I grew up in Calcutta, India, where I spent the first 22 years of my life. The picture on the right is an old photograph of Calcutta, from 1947. In my city, people like to live in the past and escape the present.
My father is a high-school teacher in Calcutta, and my mother specialized in the complicated job of raising a son. I am grateful to my parents for teaching me that there are greater things in life than making money. For example, knowledge.
I was trained as a statistician at the Indian Statistical Institute, where I completed my Bachelors and Masters degrees. The ISI was a seat of many pioneering contributions to statistics in the twentieth century. It continues to produce very good students.
I got my Ph.D. in statistics from Stanford University in 2005. My thesis advisor was Persi Diaconis, who, as many people know, is a very interesting person. I am highly indebted to him on many accounts.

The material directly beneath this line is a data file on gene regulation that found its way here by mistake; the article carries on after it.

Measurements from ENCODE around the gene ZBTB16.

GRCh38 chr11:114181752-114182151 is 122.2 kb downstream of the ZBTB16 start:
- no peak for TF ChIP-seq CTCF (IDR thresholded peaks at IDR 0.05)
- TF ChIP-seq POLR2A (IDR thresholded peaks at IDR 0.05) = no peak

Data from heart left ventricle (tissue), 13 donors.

I love mathematics, although I know very little of it. I do not know of a greater thrill in life than unraveling a mathematical mystery.
What does everyone think? Go back and negotiate while teaching so the children don't lose out on too much education, or just go cold turkey until they get the attention of some of the politicians?
I don't know how I feel. On one hand you have the kids who obviously need a good education but on the other hand you have the teachers who are trying to get their point across. Sticky situation :(
Posted on September 16, 2011 at 5:00pm